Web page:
Claire Curzan could be one of the breakout stars at U.S. Olympic Swimming Trials, which begin Sunday in Omaha, Nebraska. The 16-year-old enters Olympic Trials as the fastest American woman this year in both the 100m butterfly and 50m freestyle.
Claire Curzan vs. Dana Vollmer
When looking at Claire Curzan‘s resume, her sixth-place finish in the women’s 100m butterfly at 2018 U.S. Winter Nationals doesn’t immediately stand out.
But for Curzan, then 14, that race marked a turning point.
“As a kid, you race people your age,” she said. “Then all of a sudden, I was [racing] Dana Vollmer.”
It wasn’t the best swim for Vollmer, a seven-time Olympic medalist and the American record holder, who finished fourth.
As Curzan and her parents, Mark and Tracy, left Greensboro Aquatic Center that night, Mark spotted Vollmer.
Mark called out, ignoring his wife and daughter’s please to keep walking.
“I’m not one to be shy to talk to somebody,” he said. “And I said, ‘Do you mind if we get a picture?'”
Vollmer – who made her first Olympic team the same year Curzan was born (2004) – obliged.
“It was really cool,” Curzan says now.
That marked the only time that Vollmer and Curzan went head-to-head in a final. But Vollmer, who retired less than a year later, has kept tabs on Curzan ever since.
“She has so much potential that she might not even know is there,” Vollmer said.
The fast ascent of Claire Curzan
Curzan was born June 30, 2004 – “the same birthday as Michael Phelps,” she quickly points out – and grew up in Cary, North Carolina, the middle of three children.
She started swimming at age 3, alongside her older brother, Sean, as part of the neighborhood summer team.
In those early years, Mark and Tracy sensed talent as they watched her beat kids twice her age, but they held off on signing her up for anything more serious.
“We’re kind of the philosophy that you can do as many [sports] as you can, as long as you can,” Tracy said.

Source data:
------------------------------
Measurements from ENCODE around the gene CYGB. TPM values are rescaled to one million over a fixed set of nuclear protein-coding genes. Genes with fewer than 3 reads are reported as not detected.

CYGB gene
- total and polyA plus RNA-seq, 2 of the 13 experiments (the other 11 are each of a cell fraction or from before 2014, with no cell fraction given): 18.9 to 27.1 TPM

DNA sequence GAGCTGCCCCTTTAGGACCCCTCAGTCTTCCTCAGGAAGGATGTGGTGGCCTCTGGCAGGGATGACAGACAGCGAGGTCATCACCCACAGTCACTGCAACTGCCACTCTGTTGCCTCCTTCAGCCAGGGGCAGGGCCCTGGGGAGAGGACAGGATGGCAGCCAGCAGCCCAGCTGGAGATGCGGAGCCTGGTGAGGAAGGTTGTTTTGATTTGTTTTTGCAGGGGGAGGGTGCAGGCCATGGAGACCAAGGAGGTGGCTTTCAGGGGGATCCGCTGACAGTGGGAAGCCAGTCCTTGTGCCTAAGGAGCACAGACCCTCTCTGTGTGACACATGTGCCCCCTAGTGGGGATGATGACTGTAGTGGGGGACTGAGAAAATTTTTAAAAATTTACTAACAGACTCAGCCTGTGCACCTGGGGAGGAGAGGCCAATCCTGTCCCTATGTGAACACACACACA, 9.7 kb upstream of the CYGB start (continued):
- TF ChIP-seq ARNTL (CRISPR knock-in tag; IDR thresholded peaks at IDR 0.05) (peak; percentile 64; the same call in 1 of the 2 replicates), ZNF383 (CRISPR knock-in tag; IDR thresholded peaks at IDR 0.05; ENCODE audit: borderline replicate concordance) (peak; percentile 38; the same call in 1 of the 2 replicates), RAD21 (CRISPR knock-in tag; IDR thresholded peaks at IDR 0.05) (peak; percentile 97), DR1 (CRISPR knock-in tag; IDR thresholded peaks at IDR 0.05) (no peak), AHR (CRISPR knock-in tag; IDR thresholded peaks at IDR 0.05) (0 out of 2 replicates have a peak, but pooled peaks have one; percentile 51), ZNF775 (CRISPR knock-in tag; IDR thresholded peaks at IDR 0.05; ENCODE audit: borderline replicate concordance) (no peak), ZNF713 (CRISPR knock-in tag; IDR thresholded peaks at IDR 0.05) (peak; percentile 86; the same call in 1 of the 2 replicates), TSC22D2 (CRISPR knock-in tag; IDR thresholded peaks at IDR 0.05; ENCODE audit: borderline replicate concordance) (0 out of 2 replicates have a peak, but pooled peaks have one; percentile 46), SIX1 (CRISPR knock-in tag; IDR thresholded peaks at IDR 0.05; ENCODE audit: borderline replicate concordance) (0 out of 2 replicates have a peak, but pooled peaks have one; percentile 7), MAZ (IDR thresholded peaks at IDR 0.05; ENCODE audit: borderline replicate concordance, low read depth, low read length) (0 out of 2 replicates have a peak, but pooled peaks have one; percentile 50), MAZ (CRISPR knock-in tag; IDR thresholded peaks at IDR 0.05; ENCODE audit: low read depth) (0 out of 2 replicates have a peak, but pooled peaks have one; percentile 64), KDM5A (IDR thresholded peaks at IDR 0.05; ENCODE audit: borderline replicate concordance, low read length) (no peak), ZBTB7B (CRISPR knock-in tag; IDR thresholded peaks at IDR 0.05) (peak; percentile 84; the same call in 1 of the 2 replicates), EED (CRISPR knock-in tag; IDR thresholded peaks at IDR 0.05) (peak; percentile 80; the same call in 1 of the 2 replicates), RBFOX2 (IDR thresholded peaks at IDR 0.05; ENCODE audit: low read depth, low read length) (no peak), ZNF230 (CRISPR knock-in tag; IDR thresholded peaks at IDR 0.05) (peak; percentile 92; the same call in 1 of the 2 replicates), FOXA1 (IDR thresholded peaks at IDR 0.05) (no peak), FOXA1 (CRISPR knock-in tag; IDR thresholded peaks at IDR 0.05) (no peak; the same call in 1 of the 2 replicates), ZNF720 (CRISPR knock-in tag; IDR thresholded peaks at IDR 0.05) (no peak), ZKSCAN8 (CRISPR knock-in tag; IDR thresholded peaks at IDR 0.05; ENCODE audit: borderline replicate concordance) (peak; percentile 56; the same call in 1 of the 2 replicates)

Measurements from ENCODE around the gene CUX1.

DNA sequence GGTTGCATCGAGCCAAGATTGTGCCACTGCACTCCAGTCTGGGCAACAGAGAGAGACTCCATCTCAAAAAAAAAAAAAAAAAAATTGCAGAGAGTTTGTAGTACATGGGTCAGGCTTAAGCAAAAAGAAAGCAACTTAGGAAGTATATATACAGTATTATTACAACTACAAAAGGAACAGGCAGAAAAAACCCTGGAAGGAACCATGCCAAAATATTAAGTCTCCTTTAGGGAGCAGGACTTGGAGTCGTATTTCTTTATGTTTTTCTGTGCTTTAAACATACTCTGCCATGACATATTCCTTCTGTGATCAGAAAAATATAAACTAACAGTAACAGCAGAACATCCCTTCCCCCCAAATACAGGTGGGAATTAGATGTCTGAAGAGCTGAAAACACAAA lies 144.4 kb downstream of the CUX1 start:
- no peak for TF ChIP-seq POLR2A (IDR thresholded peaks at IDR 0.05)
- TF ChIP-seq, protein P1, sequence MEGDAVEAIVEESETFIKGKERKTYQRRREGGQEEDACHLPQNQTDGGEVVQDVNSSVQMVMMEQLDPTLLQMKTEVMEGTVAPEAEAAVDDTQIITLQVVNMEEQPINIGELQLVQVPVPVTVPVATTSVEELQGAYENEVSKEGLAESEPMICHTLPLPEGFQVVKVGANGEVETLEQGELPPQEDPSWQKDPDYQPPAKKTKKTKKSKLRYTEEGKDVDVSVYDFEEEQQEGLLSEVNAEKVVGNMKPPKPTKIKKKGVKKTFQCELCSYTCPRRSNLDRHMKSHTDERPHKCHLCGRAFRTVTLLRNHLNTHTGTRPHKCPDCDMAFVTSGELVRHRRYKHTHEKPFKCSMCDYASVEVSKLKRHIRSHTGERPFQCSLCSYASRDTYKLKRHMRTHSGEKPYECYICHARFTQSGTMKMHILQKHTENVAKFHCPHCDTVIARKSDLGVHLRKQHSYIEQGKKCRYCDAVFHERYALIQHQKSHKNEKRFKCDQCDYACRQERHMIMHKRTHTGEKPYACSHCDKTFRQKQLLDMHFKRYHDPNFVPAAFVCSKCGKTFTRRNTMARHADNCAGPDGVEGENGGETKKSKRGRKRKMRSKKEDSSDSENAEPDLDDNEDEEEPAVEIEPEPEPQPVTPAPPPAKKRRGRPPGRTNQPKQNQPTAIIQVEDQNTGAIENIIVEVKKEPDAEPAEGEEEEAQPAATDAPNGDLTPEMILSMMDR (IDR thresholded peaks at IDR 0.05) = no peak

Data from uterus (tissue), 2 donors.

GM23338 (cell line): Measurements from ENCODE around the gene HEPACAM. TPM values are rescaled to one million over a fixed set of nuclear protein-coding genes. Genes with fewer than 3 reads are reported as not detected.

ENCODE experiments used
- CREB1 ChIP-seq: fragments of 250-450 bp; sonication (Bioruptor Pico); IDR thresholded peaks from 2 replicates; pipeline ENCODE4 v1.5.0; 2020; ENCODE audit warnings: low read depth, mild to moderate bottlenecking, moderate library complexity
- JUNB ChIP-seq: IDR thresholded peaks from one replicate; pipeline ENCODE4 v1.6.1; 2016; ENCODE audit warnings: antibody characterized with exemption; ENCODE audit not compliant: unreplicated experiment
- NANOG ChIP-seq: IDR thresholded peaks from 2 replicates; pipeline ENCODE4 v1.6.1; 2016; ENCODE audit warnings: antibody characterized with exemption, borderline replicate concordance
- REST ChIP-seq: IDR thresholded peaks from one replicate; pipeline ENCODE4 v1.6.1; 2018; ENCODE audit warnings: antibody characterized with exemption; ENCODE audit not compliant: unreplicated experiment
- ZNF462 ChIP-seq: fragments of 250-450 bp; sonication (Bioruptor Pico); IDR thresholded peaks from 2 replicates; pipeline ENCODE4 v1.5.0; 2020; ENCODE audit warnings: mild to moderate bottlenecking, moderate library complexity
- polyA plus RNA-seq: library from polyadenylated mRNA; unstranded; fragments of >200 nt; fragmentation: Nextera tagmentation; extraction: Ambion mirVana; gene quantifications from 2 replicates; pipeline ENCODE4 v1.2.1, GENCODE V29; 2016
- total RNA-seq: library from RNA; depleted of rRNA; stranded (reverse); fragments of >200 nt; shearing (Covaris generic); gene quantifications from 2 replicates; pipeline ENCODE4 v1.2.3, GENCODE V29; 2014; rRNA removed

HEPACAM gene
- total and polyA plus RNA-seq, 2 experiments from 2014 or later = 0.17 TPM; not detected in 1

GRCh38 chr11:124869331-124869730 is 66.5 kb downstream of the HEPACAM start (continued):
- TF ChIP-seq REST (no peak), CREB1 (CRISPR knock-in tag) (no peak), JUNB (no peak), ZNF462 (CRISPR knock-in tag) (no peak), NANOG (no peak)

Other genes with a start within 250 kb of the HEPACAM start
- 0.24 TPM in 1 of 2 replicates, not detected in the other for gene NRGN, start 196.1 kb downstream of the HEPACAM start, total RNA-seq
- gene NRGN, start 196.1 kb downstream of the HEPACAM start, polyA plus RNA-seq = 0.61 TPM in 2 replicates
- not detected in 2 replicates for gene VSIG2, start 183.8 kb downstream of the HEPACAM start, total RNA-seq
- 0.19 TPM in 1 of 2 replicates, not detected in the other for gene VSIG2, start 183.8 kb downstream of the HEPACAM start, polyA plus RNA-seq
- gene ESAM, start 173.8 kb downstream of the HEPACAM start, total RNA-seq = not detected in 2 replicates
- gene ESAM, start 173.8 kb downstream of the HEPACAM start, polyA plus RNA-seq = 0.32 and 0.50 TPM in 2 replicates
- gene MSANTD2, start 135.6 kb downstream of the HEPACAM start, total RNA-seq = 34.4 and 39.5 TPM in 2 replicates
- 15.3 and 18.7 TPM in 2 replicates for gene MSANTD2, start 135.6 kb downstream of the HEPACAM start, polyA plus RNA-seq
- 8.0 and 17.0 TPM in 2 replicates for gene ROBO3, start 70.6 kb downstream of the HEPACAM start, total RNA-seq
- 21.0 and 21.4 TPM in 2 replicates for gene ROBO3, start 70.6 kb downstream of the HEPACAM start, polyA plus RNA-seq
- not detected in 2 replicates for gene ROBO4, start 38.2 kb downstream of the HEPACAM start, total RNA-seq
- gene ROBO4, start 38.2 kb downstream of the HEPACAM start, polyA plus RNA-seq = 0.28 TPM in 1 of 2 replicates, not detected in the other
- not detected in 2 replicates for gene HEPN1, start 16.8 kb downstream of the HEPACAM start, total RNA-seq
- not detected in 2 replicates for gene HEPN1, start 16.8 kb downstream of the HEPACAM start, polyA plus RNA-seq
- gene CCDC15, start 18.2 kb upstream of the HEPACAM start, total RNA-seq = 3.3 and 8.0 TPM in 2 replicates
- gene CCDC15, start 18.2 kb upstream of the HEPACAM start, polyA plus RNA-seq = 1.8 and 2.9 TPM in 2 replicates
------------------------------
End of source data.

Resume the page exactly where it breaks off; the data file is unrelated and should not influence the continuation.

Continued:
Curzan’s other passion was dance. When she finally joined a year-round swim team at age 8, she only practiced two or three times a week so she could go to the studio the other days.
But the balancing act couldn’t last.
“By 11, the ballet teacher was saying, ‘If you don’t come more, you’re gonna get thrown out,'” Tracy laughed.
“It was hard because I did really enjoy dance,” Curzan said. “Kind of a bitter farewell, but I think it was for the best.”
Pause a moment. Up until this point in Curzan’s ascent, nothing is particularly unusual. It’s normal for Olympic swimming hopefuls to get started around age 3 or decide it’s time to specialize in the sport by the time they’re 11.
But it’s easy to forget that for Curzan, it wasn’t that long ago that she was 11 years old.
To put it in perspective: the last time U.S. Olympic Swimming Trials were held, Curzan was a rising seventh grader who had not competed in a meet that wasn’t within driving distance of home.
Five years later, she’s a favorite to make the U.S. team for the Tokyo Olympics in the 100m fly, and she should also contend for a roster spot in the 50m and 100m freestyles.
“If there’s anyone that’s going to benefit from this, it’s you.”
On the morning of March 24, 2020, Curzan had just finished a swim at Triangle Aquatics Center in Cary when her coach, Bruce Marchionda, broke the news that the Olympics were postponed.
Curzan, exhausted from the training session, says her first reaction was, “Could you have told me two hours earlier?”
Marchionda saw it as an opportunity, telling Curzan, “If there’s anybody that’s going to benefit from this, it’s you.”
But as the COVID-19 pandemic intensified, it wasn’t exactly easy to take advantage of the extra time.